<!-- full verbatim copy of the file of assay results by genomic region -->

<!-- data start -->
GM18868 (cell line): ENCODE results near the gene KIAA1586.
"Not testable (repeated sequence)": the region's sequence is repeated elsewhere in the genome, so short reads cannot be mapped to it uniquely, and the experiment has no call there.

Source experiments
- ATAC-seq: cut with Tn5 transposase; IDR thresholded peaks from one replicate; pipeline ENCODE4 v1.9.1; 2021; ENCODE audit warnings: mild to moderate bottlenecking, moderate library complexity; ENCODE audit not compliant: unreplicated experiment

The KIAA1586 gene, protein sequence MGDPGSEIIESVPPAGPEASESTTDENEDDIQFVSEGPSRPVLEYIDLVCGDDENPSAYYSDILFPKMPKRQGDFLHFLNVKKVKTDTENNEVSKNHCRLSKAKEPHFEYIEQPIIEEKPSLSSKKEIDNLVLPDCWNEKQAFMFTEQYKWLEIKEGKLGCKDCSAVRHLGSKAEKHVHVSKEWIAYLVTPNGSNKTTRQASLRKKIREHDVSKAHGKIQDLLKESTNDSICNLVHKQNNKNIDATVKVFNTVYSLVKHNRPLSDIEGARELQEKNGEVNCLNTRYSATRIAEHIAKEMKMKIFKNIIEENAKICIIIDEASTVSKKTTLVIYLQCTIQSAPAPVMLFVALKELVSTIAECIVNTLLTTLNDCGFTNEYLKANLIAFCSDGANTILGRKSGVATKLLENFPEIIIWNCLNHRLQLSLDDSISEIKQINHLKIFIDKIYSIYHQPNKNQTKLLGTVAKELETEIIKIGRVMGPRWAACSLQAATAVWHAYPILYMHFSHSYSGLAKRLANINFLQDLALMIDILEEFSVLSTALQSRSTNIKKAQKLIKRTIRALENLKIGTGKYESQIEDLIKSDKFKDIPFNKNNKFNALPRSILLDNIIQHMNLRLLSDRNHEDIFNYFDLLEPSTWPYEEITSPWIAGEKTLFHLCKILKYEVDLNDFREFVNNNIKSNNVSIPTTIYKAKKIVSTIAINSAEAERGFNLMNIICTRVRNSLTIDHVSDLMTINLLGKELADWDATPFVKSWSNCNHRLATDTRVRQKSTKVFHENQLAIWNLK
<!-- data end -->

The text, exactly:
GM18868 (cell line): ENCODE results near the gene KIAA1586.
"Not testable (repeated sequence)": the region's sequence is repeated elsewhere in the genome, so short reads cannot be mapped to it uniquely, and the experiment has no call there.

Source experiments
- ATAC-seq: cut with Tn5 transposase; IDR thresholded peaks from one replicate; pipeline ENCODE4 v1.9.1; 2021; ENCODE audit warnings: mild to moderate bottlenecking, moderate library complexity; ENCODE audit not compliant: unreplicated experiment

The KIAA1586 gene, protein sequence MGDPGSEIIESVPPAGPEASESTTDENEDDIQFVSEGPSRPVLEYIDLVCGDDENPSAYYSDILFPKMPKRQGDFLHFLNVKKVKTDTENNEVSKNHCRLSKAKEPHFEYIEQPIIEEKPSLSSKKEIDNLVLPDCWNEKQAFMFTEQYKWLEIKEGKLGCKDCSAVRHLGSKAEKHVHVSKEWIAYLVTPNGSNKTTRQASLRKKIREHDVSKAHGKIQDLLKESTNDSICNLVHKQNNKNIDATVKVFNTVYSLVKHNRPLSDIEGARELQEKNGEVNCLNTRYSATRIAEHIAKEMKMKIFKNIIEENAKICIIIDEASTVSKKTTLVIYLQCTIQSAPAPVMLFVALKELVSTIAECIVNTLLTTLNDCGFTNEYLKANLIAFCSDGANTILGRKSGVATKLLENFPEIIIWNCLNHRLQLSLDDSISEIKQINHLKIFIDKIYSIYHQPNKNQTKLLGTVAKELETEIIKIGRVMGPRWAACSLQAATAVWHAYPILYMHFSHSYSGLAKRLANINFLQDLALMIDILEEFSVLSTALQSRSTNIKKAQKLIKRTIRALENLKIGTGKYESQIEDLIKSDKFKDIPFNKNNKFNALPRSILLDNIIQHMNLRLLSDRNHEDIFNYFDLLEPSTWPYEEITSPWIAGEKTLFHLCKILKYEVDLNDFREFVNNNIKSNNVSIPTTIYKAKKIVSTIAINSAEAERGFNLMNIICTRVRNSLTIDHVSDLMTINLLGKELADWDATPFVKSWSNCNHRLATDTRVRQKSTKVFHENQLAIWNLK